KINGSTON, R.I. – May 11, 2018 — Reflecting on his college career, Joseph Nardolillo remembers being shy and not very involved at the start of his freshman year.
But Nardolillo’s time within the University of Rhode Island’s College of Pharmacy has taught him to take advantage of every opportunity.
Now, Nardolillo sits on the national board of Kappa Psi Pharmaceutical Fraternity, leads prospective students through the College of Pharmacy, mentors newly admitted students in URI 101 and coordinates alumni engagement at the Student Alumni Association.
His impressive work extends well beyond the borders of the Kingston campus, however. In addition to working at pharmacies and medical centers throughout Rhode Island, Nardolillo has also volunteered his services abroad.
In underserved parts of the world like Jamaica, Ghana and Guatemala, Nardolillo has had a major impact along with other pharmacy students and professors.
On his first mission trip to Kingston, Jamaica, his freshman year, Nardolillo said he was basically operating as a “pharmacist out of a suitcase. It was a unique experience because pharmacists often aren’t brought along and are many times undervalued on these types of trips,” he said, noting the learning experience was invaluable. “The pharmacist has a way bigger role than just handing out a prescription. You have to make sure that they’re dosing correctly; you have to make sure that it’s not going to harm a patient.”
Since Nardolillo went to Jamaica for the first time several years ago, he’s worked to get more people involved in volunteering their services. Not only have more pharmacy students gotten involved, but Nardolillo has also recruited nursing and physical therapy students to assist in educational workshops and sustainable farming to benefit handicapped children with disease like cystic fibrosis, HIV, and cerebral palsy.
Giving back to underserved communities has been a huge part of Nardolillo’s college experience, and it’s one he’ll be continuing after graduation when he begins his residency at Indian Health Services in New Mexico. Being accepted was “like getting into the Harvard,” Nardolillo said.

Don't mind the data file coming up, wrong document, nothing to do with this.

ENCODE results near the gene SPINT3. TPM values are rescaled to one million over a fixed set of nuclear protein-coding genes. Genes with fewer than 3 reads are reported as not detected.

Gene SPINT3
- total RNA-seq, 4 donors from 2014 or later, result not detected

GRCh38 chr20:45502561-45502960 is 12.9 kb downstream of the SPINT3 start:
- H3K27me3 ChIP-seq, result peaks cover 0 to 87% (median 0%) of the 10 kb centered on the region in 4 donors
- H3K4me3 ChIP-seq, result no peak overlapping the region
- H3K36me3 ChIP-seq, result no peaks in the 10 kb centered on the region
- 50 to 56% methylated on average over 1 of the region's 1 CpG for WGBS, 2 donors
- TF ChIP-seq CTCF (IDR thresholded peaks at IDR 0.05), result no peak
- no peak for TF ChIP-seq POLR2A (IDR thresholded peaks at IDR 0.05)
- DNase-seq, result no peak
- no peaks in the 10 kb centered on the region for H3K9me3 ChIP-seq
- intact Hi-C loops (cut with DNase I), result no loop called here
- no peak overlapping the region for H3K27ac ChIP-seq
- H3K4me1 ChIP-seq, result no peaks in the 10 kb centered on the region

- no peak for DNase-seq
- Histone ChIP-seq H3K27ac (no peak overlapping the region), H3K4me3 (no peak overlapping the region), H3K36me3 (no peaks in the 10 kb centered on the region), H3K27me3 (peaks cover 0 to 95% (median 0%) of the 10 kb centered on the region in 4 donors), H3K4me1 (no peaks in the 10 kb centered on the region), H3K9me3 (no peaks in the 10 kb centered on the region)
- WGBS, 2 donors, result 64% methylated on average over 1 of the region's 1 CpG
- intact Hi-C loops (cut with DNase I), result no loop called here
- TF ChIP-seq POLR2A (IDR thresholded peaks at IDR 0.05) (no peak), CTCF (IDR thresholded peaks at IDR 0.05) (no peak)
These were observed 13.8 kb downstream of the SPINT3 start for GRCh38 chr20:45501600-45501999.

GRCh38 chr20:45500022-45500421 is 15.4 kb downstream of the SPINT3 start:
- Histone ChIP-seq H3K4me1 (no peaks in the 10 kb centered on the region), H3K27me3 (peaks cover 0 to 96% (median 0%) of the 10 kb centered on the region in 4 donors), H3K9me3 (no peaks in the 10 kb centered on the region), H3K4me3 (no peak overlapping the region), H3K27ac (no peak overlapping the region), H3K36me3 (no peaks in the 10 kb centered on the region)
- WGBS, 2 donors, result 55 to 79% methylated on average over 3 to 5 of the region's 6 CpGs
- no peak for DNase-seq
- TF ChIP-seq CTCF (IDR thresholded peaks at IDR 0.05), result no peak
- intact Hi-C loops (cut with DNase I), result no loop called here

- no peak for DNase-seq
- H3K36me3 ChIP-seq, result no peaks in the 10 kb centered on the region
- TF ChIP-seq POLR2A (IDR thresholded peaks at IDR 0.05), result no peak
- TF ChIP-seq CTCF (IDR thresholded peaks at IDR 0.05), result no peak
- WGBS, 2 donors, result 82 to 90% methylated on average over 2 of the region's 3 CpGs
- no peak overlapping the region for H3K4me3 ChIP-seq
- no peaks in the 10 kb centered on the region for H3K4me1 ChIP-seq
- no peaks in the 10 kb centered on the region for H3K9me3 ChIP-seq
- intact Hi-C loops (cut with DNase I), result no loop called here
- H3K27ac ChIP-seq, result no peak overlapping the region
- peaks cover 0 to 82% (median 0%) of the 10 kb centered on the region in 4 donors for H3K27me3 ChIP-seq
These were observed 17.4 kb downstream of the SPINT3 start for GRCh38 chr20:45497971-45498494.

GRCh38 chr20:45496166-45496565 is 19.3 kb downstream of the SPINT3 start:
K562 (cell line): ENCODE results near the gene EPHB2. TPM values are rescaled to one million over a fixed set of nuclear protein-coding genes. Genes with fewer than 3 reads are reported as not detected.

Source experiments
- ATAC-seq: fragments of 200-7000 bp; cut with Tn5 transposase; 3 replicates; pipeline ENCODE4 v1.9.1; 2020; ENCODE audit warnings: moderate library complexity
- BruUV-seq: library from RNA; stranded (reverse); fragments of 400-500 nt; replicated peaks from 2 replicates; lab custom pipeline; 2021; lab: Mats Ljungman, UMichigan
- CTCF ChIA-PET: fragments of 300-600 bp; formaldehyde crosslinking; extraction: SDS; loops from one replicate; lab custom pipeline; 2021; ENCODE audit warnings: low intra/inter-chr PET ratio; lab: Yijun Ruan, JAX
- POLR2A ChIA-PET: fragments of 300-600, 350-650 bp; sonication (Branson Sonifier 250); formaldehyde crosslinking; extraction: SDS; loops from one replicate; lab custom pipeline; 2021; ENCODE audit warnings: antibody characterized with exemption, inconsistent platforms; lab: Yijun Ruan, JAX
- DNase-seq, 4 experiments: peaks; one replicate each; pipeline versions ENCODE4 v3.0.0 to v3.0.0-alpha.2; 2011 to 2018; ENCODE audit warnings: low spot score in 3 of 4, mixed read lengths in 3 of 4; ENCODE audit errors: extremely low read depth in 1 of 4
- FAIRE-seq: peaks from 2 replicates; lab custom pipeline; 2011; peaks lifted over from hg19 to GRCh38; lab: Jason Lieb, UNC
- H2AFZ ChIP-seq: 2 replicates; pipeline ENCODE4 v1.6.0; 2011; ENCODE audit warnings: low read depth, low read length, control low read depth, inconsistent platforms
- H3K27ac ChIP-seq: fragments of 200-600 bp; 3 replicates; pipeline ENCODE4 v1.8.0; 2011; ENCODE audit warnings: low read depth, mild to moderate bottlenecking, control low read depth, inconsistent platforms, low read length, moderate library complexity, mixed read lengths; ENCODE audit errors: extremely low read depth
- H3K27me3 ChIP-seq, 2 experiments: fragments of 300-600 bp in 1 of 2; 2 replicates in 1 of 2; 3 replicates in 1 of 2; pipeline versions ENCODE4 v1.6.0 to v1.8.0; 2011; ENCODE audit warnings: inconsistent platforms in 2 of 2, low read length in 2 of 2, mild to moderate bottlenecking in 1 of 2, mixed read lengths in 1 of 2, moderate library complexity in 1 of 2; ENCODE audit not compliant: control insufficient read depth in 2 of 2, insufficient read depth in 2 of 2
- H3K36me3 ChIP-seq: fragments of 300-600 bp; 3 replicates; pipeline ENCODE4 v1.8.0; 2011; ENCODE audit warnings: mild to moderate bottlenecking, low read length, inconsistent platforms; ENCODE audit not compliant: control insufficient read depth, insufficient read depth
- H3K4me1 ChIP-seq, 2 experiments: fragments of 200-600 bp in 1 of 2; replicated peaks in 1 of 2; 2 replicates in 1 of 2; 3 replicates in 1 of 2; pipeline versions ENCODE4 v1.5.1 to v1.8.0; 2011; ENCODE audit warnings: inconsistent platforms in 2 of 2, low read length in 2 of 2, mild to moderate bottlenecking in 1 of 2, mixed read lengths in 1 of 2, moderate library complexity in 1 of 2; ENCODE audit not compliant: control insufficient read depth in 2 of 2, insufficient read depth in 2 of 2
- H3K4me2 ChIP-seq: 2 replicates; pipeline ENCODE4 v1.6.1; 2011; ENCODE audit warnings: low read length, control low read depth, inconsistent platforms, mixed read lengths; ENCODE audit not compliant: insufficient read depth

His inspiration to apply for such a prestigious program comes from the quality of education he’s received in the College of Pharmacy.
“I want to be able to be a resource, because so many people around me have helped me get to where I am now,” Nardolillo said. “I like that right now I get to make an impact on a patient population in an area of pharmacy that is very underserved at the moment, and that’s where I see myself.”
Nardolillo said he feels prepared because of the strong patient care emphasis the College of Pharmacy has helped instill in students. His countless hours spent learning material in a classroom, and now teaching it as a graduating pharmacy student, were essential to his career, but being taught how to apply that knowledge in situations like in Jamaica has been central to his education. In New Mexico, where Nardolillo will fully manage his patients and have one-on-one interactions, the skills he’s gained from opportunities he’s had here will come into play every day.
“It’s not just a classroom thing,” Nardolillo said. “It’s not just getting a lecture and learning material. It’s how are you going to use that material in the real world? What skills do you also need to build here to then be able to put to use out there? You can have all the information in the world, but if you can’t talk to a patient, if you can’t talk to a doctor, if you can’t be connectable and want somebody to listen to you and want somebody to engage with you, then that knowledge is going to waste.”